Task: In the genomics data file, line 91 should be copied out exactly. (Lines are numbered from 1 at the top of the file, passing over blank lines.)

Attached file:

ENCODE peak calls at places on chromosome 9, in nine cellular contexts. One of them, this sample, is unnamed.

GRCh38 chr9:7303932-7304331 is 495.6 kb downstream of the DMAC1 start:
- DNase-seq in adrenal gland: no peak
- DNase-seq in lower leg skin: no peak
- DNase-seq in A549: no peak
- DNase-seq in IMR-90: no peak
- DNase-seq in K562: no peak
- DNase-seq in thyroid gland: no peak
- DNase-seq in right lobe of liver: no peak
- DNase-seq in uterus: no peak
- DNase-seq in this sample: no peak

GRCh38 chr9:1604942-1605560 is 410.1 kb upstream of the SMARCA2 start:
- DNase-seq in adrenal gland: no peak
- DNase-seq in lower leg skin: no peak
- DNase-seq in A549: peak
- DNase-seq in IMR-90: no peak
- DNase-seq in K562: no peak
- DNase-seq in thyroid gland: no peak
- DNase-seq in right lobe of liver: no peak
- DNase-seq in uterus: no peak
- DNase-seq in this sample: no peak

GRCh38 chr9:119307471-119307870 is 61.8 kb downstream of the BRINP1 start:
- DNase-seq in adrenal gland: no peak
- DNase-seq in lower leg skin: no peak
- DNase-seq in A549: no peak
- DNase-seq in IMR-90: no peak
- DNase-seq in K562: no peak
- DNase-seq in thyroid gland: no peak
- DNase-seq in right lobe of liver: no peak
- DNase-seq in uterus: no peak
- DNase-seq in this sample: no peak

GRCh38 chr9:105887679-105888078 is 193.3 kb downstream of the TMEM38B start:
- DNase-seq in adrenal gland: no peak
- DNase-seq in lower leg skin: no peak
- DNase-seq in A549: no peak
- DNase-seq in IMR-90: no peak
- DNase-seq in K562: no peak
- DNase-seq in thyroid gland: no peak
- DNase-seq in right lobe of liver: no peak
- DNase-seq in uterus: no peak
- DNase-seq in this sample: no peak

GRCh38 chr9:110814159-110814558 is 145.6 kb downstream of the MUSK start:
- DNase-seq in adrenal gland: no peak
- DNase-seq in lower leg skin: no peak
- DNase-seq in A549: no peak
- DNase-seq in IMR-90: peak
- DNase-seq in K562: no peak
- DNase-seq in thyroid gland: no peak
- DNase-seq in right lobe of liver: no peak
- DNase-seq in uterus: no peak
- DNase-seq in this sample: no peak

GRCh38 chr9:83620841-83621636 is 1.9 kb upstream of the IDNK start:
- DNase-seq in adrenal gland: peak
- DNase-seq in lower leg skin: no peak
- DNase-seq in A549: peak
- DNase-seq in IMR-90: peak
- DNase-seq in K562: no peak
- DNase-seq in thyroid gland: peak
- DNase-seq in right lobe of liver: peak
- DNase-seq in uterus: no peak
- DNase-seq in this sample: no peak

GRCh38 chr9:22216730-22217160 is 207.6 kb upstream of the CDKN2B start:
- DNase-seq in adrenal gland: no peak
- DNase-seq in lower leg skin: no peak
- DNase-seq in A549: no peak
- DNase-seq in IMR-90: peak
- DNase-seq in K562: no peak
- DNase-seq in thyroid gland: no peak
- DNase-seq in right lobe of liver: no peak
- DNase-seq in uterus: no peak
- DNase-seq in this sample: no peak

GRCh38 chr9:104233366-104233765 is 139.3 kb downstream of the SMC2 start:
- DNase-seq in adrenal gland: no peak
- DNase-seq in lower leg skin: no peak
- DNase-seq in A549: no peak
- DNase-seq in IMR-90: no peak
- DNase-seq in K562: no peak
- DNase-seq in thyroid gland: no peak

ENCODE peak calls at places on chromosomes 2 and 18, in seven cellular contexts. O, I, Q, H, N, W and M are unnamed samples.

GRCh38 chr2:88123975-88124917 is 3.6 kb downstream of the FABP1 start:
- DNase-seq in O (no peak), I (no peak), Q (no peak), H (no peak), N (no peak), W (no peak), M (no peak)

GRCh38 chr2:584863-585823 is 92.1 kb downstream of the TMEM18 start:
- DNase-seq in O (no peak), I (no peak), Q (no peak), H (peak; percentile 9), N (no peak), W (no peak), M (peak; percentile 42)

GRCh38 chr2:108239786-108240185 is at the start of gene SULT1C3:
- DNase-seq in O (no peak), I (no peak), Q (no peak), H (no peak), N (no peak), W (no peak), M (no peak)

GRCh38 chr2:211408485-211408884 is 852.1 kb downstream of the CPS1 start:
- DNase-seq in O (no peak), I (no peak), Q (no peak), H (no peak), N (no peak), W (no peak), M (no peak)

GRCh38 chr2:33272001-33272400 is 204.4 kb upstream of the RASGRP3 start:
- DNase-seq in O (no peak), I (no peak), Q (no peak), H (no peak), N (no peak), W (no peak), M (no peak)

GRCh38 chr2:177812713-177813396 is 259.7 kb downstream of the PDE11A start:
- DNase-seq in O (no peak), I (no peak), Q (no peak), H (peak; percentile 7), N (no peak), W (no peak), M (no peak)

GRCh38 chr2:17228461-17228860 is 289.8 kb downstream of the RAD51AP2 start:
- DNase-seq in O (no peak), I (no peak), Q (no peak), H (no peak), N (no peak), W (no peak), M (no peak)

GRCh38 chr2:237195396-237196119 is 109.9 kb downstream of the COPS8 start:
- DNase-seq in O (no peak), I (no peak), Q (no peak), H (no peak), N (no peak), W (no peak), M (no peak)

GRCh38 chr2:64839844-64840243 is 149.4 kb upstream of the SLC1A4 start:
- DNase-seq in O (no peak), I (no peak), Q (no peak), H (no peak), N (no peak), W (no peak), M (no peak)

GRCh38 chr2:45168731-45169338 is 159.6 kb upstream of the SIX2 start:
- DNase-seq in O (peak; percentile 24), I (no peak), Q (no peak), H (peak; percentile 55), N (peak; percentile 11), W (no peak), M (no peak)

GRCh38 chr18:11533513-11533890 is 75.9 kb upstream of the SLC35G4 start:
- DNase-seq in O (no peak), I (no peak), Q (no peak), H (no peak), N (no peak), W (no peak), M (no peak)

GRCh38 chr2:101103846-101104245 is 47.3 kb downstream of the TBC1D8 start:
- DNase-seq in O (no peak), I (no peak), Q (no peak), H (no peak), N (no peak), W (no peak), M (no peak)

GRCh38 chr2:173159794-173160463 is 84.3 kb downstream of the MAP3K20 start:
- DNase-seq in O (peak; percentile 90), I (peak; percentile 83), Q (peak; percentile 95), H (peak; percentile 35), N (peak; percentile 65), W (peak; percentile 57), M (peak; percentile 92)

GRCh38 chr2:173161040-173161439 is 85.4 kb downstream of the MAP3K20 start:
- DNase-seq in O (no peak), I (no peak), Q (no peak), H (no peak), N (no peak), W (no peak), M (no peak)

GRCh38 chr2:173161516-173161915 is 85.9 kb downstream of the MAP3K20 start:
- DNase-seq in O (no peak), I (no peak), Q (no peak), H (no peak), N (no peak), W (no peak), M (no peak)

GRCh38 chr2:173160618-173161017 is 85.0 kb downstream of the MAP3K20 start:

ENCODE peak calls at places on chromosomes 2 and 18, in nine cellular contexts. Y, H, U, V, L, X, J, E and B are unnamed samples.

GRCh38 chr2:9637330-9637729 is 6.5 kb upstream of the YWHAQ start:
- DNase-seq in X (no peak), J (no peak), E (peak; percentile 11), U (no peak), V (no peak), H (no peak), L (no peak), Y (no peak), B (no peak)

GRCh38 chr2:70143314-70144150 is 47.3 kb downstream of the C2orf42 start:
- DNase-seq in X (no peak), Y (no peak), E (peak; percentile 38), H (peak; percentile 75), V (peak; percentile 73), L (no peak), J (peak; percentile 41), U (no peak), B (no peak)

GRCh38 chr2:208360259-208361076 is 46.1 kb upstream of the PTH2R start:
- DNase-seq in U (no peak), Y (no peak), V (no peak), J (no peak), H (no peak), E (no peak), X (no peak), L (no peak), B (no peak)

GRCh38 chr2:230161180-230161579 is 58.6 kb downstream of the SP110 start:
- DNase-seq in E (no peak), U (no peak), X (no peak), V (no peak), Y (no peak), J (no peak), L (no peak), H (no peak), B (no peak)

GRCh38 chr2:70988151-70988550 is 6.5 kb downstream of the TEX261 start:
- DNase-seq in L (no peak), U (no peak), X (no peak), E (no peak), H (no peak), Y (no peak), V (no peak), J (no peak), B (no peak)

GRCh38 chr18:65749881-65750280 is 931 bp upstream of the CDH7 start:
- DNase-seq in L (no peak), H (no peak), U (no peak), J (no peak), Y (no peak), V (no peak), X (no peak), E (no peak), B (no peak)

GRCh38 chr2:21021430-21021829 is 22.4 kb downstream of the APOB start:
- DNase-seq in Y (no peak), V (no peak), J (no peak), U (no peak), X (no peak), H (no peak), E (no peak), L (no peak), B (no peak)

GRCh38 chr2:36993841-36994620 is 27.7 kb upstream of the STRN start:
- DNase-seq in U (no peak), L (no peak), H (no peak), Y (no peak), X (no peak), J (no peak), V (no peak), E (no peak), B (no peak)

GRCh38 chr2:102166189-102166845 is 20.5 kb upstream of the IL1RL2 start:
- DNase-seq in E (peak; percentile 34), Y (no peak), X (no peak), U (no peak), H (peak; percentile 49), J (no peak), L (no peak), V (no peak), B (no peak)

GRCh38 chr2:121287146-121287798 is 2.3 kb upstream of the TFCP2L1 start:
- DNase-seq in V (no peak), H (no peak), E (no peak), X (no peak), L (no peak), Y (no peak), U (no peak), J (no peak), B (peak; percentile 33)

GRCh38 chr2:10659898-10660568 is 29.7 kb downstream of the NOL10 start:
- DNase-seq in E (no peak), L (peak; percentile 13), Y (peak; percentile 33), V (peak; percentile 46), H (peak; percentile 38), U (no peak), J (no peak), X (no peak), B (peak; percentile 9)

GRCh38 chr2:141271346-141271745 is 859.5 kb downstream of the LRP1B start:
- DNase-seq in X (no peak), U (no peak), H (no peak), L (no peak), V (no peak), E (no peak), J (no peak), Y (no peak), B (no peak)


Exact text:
- DNase-seq in O (no peak), I (no peak), Q (no peak), H (peak; percentile 7), N (no peak), W (no peak), M (no peak)